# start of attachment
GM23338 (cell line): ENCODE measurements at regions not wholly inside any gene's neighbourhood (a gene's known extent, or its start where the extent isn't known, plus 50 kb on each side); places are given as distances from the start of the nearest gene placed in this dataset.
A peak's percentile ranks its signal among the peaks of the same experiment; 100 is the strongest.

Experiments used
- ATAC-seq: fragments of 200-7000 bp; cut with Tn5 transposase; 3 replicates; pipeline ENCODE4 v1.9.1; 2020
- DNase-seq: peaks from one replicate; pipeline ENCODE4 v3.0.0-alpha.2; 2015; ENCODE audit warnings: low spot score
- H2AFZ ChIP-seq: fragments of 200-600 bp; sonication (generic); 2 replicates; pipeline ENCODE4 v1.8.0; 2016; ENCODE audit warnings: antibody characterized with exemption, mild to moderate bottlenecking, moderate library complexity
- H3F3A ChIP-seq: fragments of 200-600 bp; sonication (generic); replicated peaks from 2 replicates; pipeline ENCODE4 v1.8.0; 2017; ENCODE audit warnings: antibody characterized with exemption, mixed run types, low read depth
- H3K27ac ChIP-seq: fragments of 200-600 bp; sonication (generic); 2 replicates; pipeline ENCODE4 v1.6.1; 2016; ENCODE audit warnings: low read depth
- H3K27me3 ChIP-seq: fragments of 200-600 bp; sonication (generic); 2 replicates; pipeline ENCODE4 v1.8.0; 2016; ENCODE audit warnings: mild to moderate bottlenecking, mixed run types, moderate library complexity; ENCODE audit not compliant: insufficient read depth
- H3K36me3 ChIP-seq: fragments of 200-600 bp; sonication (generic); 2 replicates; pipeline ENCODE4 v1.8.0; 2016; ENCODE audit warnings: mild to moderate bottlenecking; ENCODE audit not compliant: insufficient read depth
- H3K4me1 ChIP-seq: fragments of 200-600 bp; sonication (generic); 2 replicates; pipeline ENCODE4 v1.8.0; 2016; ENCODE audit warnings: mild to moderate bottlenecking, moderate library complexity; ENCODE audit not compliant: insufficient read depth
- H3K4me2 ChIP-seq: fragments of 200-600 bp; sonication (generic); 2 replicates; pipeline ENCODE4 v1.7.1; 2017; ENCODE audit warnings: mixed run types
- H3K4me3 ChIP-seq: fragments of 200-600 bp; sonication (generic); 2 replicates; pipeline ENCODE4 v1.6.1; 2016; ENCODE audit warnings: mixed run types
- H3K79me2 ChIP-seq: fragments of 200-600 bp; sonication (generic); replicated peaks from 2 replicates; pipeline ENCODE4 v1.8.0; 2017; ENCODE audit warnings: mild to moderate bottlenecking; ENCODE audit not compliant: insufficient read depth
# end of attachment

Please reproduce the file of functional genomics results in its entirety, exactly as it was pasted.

GM23338 (cell line): ENCODE measurements at regions not wholly inside any gene's neighbourhood (a gene's known extent, or its start where the extent isn't known, plus 50 kb on each side); places are given as distances from the start of the nearest gene placed in this dataset.
A peak's percentile ranks its signal among the peaks of the same experiment; 100 is the strongest.

Experiments used
- ATAC-seq: fragments of 200-7000 bp; cut with Tn5 transposase; 3 replicates; pipeline ENCODE4 v1.9.1; 2020
- DNase-seq: peaks from one replicate; pipeline ENCODE4 v3.0.0-alpha.2; 2015; ENCODE audit warnings: low spot score
- H2AFZ ChIP-seq: fragments of 200-600 bp; sonication (generic); 2 replicates; pipeline ENCODE4 v1.8.0; 2016; ENCODE audit warnings: antibody characterized with exemption, mild to moderate bottlenecking, moderate library complexity
- H3F3A ChIP-seq: fragments of 200-600 bp; sonication (generic); replicated peaks from 2 replicates; pipeline ENCODE4 v1.8.0; 2017; ENCODE audit warnings: antibody characterized with exemption, mixed run types, low read depth
- H3K27ac ChIP-seq: fragments of 200-600 bp; sonication (generic); 2 replicates; pipeline ENCODE4 v1.6.1; 2016; ENCODE audit warnings: low read depth
- H3K27me3 ChIP-seq: fragments of 200-600 bp; sonication (generic); 2 replicates; pipeline ENCODE4 v1.8.0; 2016; ENCODE audit warnings: mild to moderate bottlenecking, mixed run types, moderate library complexity; ENCODE audit not compliant: insufficient read depth
- H3K36me3 ChIP-seq: fragments of 200-600 bp; sonication (generic); 2 replicates; pipeline ENCODE4 v1.8.0; 2016; ENCODE audit warnings: mild to moderate bottlenecking; ENCODE audit not compliant: insufficient read depth
- H3K4me1 ChIP-seq: fragments of 200-600 bp; sonication (generic); 2 replicates; pipeline ENCODE4 v1.8.0; 2016; ENCODE audit warnings: mild to moderate bottlenecking, moderate library complexity; ENCODE audit not compliant: insufficient read depth
- H3K4me2 ChIP-seq: fragments of 200-600 bp; sonication (generic); 2 replicates; pipeline ENCODE4 v1.7.1; 2017; ENCODE audit warnings: mixed run types
- H3K4me3 ChIP-seq: fragments of 200-600 bp; sonication (generic); 2 replicates; pipeline ENCODE4 v1.6.1; 2016; ENCODE audit warnings: mixed run types
- H3K79me2 ChIP-seq: fragments of 200-600 bp; sonication (generic); replicated peaks from 2 replicates; pipeline ENCODE4 v1.8.0; 2017; ENCODE audit warnings: mild to moderate bottlenecking; ENCODE audit not compliant: insufficient read depth